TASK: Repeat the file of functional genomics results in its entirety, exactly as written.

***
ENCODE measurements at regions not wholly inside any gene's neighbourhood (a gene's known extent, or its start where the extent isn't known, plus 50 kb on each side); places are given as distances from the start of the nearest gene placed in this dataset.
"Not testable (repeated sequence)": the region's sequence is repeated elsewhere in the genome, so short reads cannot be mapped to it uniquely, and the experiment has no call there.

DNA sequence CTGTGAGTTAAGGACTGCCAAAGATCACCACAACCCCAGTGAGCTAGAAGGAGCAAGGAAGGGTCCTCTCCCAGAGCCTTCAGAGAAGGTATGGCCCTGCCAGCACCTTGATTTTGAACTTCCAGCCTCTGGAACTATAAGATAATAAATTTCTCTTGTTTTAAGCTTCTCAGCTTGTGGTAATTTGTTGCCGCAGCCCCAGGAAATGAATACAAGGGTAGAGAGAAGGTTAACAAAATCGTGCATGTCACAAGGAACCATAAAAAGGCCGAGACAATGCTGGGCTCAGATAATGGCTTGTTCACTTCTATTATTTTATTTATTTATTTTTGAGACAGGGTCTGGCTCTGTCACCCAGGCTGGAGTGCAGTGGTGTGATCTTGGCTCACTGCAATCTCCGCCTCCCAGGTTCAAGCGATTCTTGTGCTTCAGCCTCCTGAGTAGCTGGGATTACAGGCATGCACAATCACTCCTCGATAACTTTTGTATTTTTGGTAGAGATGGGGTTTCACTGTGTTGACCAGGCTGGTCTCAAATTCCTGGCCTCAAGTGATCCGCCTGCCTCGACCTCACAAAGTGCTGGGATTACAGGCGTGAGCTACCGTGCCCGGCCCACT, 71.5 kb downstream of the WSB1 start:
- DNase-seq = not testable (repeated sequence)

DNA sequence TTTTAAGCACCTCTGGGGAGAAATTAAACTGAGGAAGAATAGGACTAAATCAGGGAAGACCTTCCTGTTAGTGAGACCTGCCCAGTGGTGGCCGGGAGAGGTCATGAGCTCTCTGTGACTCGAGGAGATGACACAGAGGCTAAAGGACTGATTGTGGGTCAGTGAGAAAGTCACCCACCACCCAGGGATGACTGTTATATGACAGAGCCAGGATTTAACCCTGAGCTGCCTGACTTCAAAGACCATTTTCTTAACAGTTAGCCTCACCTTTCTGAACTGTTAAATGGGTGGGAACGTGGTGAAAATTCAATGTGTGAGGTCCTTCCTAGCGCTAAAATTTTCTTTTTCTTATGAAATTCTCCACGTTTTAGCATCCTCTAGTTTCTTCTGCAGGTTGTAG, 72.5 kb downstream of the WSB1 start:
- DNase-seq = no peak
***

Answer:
ENCODE measurements at regions not wholly inside any gene's neighbourhood (a gene's known extent, or its start where the extent isn't known, plus 50 kb on each side); places are given as distances from the start of the nearest gene placed in this dataset.
"Not testable (repeated sequence)": the region's sequence is repeated elsewhere in the genome, so short reads cannot be mapped to it uniquely, and the experiment has no call there.

DNA sequence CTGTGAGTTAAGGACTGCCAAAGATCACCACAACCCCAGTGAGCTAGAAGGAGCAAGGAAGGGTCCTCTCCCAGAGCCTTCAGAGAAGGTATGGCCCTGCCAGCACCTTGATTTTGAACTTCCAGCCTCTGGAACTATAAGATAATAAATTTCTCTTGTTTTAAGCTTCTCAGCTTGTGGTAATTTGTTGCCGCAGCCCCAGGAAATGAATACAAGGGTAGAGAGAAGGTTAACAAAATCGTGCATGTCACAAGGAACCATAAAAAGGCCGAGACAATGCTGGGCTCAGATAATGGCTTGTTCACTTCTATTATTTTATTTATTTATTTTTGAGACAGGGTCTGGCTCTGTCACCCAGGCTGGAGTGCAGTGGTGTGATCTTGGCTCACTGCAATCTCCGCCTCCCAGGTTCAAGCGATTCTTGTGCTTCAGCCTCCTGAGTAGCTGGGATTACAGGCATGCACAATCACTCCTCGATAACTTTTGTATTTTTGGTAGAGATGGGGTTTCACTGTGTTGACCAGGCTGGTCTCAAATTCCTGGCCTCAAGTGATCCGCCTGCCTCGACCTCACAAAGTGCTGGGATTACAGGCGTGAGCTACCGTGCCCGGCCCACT, 71.5 kb downstream of the WSB1 start:
- DNase-seq = not testable (repeated sequence)

DNA sequence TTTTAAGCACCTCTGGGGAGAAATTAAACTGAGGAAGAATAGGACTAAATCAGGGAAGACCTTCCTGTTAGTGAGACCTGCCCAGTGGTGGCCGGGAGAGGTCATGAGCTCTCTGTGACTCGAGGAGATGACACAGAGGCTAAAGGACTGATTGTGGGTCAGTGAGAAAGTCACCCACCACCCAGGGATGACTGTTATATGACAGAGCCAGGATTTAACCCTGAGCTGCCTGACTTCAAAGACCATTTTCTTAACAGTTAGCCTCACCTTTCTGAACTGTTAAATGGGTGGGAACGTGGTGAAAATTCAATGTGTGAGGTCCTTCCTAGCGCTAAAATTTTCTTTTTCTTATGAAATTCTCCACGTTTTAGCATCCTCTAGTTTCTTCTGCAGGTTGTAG, 72.5 kb downstream of the WSB1 start:
- DNase-seq = no peak